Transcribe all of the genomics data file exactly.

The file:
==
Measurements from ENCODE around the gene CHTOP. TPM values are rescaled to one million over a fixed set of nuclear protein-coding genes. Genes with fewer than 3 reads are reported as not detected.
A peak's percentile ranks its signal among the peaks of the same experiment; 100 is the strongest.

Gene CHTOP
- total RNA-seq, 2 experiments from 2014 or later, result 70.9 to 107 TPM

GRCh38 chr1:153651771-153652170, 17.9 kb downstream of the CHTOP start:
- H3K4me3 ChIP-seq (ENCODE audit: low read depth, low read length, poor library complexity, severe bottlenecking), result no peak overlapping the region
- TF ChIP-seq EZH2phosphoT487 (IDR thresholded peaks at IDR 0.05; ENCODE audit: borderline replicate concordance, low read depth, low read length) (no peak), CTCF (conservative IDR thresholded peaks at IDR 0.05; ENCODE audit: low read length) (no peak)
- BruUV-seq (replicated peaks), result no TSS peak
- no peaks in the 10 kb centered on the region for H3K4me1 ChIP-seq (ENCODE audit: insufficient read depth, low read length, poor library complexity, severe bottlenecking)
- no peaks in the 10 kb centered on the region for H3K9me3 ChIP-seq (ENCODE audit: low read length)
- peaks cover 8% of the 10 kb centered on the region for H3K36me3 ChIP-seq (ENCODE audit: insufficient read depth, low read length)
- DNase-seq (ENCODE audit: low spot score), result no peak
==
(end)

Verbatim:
Measurements from ENCODE around the gene CHTOP. TPM values are rescaled to one million over a fixed set of nuclear protein-coding genes. Genes with fewer than 3 reads are reported as not detected.
A peak's percentile ranks its signal among the peaks of the same experiment; 100 is the strongest.

Gene CHTOP
- total RNA-seq, 2 experiments from 2014 or later, result 70.9 to 107 TPM

GRCh38 chr1:153651771-153652170, 17.9 kb downstream of the CHTOP start:
- H3K4me3 ChIP-seq (ENCODE audit: low read depth, low read length, poor library complexity, severe bottlenecking), result no peak overlapping the region
- TF ChIP-seq EZH2phosphoT487 (IDR thresholded peaks at IDR 0.05; ENCODE audit: borderline replicate concordance, low read depth, low read length) (no peak), CTCF (conservative IDR thresholded peaks at IDR 0.05; ENCODE audit: low read length) (no peak)
- BruUV-seq (replicated peaks), result no TSS peak
- no peaks in the 10 kb centered on the region for H3K4me1 ChIP-seq (ENCODE audit: insufficient read depth, low read length, poor library complexity, severe bottlenecking)
- no peaks in the 10 kb centered on the region for H3K9me3 ChIP-seq (ENCODE audit: low read length)
- peaks cover 8% of the 10 kb centered on the region for H3K36me3 ChIP-seq (ENCODE audit: insufficient read depth, low read length)
- DNase-seq (ENCODE audit: low spot score), result no peak